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Genome Biol. 2015 Jun 9;16:122. doi: 10.1186/s13059-015-0683-4.

Deep sequencing reveals cell-type-specific patterns of single-cell transcriptome variation.

Author information

1
Department of Genomics and Computational Biology, Perelman School of Medicine, University of Pennsylvania, Philadelphia, PA, USA. hdueck@mail.upenn.edu.
2
Department of Biology, School of Arts and Sciences, University of Pennsylvania, 301A/B Lynch Laboratory, 433 S University Avenue, Philadelphia, PA, 19104, USA. mugdhak@pcbi.upenn.edu.
3
Department of Pharmacology, Perelman School of Medicine, University of Pennsylvania, Philadelphia, PA, USA. sean.taekyung@gmail.com.
4
Current address: Allen Institute for Brain Science, Seattle, WA, USA. sean.taekyung@gmail.com.
5
Department of Pharmacology, Perelman School of Medicine, University of Pennsylvania, Philadelphia, PA, USA. jspaethl@mail.med.upenn.edu.
6
Department of Biology, School of Arts and Sciences, University of Pennsylvania, 301A/B Lynch Laboratory, 433 S University Avenue, Philadelphia, PA, 19104, USA. chantalfedde@gmail.com.
7
Department of Pediatrics, Harvard Medical School, Boston, MA, USA. sangita.suresh@gmail.com.
8
Department of Cardiology, Boston Children's Hospital, Boston, MA, USA. sangita.suresh@gmail.com.
9
Department of Biology, School of Arts and Sciences, University of Pennsylvania, 301A/B Lynch Laboratory, 433 S University Avenue, Philadelphia, PA, 19104, USA. safisher@sas.upenn.edu.
10
Department of Cell and Developmental Biology, Perelman School of Medicine, University of Pennsylvania, Philadelphia, PA, USA. sealep@mail.med.upenn.edu.
11
Department of Anesthesiology, The Children's Hospital of Philadelphia Research Institute, Philadelphia, PA, USA. BECKS@email.chop.edu.
12
The Department of Chemical Physiology, The Scripps Research Institute, La Jolla, CA, USA. tbartfai@scripps.edu.
13
Department of Pediatrics, Harvard Medical School, Boston, MA, USA. Bernhard.Kuhn2@CHP.edu.
14
Department of Cardiology, Boston Children's Hospital, Boston, MA, USA. Bernhard.Kuhn2@CHP.edu.
15
Harvard Stem Cell Institute, Cambridge, MA, USA. Bernhard.Kuhn2@CHP.edu.
16
Department of Stem Cell and Regenerative Biology, Harvard University, Cambridge, MA, USA. Bernhard.Kuhn2@CHP.edu.
17
Current address: Richard King Mellon Institute for Pediatric Research, Children's Hospital of Pittsburgh of UPMC, Pittsburgh, PA, USA. Bernhard.Kuhn2@CHP.edu.
18
Department of Pharmacology, Perelman School of Medicine, University of Pennsylvania, Philadelphia, PA, USA. eberwine@mail.med.upenn.edu.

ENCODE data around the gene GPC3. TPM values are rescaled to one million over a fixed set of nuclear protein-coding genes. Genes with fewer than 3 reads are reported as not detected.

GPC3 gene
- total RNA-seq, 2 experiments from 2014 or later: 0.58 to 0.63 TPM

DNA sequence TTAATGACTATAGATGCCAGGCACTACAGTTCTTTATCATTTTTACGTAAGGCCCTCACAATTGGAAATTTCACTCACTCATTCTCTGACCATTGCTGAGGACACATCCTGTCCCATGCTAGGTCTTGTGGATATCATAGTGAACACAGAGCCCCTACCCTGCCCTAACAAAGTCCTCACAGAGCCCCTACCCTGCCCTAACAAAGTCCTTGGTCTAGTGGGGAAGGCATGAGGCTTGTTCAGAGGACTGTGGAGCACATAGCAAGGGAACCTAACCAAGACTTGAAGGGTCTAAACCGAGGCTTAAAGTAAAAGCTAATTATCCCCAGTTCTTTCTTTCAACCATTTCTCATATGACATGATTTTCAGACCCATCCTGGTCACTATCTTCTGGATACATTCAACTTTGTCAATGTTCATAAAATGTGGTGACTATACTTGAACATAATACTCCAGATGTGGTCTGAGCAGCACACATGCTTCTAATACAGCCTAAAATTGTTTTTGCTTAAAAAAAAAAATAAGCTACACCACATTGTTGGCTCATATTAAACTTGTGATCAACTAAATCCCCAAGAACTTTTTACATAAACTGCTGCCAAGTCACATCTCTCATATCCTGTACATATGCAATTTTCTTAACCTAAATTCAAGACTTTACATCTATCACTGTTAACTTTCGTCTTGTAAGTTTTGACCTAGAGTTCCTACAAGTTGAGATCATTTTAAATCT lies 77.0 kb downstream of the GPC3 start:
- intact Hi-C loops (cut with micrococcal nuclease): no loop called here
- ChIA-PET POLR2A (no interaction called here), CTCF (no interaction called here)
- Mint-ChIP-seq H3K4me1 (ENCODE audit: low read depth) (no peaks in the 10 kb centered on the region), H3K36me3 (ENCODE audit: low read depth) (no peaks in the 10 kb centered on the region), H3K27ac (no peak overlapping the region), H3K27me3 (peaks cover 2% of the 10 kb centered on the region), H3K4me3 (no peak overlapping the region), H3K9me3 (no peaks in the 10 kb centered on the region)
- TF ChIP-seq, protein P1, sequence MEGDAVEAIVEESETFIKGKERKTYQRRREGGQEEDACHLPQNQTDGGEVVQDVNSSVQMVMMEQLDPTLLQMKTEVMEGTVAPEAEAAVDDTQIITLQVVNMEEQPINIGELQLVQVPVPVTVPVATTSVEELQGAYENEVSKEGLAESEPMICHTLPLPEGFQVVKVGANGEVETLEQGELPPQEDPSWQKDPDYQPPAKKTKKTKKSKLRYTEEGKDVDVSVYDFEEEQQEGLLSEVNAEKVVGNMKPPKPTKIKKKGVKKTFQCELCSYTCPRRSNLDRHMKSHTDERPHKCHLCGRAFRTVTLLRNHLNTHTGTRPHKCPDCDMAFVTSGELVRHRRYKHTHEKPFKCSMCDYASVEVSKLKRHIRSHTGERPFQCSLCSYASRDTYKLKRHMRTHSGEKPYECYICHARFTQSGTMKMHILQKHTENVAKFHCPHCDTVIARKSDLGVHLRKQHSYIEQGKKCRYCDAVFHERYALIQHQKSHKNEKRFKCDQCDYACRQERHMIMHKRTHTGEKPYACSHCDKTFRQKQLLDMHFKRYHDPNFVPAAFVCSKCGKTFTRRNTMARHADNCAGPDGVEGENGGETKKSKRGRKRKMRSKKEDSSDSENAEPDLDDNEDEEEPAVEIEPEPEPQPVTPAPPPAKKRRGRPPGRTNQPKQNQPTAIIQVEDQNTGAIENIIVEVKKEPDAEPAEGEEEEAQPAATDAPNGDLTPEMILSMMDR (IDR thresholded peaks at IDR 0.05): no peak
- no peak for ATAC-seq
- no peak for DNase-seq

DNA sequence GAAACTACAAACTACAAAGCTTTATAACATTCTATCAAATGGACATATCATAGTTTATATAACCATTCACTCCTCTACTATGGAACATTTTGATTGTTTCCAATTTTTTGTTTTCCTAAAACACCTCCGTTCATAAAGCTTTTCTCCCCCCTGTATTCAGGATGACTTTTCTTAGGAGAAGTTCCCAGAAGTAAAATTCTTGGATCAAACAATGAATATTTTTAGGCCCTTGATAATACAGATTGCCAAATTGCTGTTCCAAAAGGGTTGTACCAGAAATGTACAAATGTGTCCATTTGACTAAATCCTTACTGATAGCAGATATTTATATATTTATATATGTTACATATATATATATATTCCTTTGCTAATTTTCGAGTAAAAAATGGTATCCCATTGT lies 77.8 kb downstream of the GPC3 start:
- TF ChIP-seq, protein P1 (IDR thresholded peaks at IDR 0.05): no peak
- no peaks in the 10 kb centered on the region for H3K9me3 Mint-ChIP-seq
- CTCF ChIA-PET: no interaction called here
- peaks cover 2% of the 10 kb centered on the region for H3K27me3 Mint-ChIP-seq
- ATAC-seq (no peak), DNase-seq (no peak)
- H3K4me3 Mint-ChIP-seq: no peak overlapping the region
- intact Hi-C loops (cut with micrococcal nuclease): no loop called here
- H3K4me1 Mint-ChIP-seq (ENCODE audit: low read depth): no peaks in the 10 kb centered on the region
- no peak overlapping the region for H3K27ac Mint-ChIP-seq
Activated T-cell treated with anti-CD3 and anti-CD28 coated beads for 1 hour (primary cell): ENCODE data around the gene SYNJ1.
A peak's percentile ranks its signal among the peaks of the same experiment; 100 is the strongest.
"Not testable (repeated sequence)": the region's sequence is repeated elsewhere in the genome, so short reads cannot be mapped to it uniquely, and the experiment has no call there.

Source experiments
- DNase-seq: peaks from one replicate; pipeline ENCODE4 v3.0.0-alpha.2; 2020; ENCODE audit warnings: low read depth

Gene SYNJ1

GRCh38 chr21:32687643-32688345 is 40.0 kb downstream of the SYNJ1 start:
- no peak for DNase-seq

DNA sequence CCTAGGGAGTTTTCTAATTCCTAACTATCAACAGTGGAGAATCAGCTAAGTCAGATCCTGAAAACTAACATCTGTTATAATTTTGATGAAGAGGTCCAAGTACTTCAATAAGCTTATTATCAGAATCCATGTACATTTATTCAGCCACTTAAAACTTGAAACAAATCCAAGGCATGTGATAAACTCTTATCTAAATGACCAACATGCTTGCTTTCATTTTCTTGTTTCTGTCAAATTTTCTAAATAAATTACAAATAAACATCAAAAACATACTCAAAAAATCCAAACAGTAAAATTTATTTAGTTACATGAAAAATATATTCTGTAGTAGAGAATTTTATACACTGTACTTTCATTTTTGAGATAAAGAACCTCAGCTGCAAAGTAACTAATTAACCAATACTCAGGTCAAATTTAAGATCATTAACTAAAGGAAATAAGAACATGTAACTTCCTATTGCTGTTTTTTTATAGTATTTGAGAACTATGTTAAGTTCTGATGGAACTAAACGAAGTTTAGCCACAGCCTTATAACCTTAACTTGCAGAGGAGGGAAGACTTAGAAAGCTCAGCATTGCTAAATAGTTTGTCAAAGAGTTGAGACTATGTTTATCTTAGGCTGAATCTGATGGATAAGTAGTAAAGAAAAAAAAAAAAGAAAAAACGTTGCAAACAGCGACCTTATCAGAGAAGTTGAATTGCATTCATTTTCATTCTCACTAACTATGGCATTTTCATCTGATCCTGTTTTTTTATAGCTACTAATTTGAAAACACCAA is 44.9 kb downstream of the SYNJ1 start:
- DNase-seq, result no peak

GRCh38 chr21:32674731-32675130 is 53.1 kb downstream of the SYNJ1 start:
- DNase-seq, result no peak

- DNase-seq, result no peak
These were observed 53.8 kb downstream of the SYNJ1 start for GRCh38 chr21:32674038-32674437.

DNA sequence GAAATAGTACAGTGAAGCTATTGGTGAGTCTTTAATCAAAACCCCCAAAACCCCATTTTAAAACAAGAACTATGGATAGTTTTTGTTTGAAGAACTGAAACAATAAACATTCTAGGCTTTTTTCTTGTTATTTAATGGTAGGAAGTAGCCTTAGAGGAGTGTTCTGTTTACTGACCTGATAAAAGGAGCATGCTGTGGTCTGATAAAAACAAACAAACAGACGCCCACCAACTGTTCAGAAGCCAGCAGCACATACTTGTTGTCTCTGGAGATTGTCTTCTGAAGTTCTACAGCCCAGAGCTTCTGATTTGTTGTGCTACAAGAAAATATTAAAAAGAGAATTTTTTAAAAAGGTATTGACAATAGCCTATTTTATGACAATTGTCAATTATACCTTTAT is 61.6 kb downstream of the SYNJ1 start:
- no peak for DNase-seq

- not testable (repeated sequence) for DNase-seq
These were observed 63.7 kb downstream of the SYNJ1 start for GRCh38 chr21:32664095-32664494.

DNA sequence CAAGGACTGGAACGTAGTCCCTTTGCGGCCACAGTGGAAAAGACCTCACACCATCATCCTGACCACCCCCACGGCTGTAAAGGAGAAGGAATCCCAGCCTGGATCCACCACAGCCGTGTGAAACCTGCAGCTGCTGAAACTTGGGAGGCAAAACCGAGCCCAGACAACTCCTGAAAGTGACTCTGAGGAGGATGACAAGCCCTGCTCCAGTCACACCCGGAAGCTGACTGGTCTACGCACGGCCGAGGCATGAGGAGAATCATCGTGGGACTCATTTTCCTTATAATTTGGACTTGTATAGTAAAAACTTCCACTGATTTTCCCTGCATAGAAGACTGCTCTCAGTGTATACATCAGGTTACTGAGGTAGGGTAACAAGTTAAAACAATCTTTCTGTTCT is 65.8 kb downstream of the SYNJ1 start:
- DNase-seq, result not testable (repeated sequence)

19
Department of Biology, School of Arts and Sciences, University of Pennsylvania, 301A/B Lynch Laboratory, 433 S University Avenue, Philadelphia, PA, 19104, USA. junhyong@sas.upenn.edu.

Abstract

BACKGROUND:

Differentiation of metazoan cells requires execution of different gene expression programs but recent single-cell transcriptome profiling has revealed considerable variation within cells of seeming identical phenotype. This brings into question the relationship between transcriptome states and cell phenotypes. Additionally, single-cell transcriptomics presents unique analysis challenges that need to be addressed to answer this question.

RESULTS:

We present high quality deep read-depth single-cell RNA sequencing for 91 cells from five mouse tissues and 18 cells from two rat tissues, along with 30 control samples of bulk RNA diluted to single-cell levels. We find that transcriptomes differ globally across tissues with regard to the number of genes expressed, the average expression patterns, and within-cell-type variation patterns. We develop methods to filter genes for reliable quantification and to calibrate biological variation. All cell types include genes with high variability in expression, in a tissue-specific manner. We also find evidence that single-cell variability of neuronal genes in mice is correlated with that in rats consistent with the hypothesis that levels of variation may be conserved.

CONCLUSIONS:

Single-cell RNA-sequencing data provide a unique view of transcriptome function; however, careful analysis is required in order to use single-cell RNA-sequencing measurements for this purpose. Technical variation must be considered in single-cell RNA-sequencing studies of expression variation. For a subset of genes, biological variability within each cell type appears to be regulated in order to perform dynamic functions, rather than solely molecular noise.

PMID:
26056000
PMCID:
PMC4480509
DOI:
10.1186/s13059-015-0683-4
[Indexed for MEDLINE]
Free PMC Article

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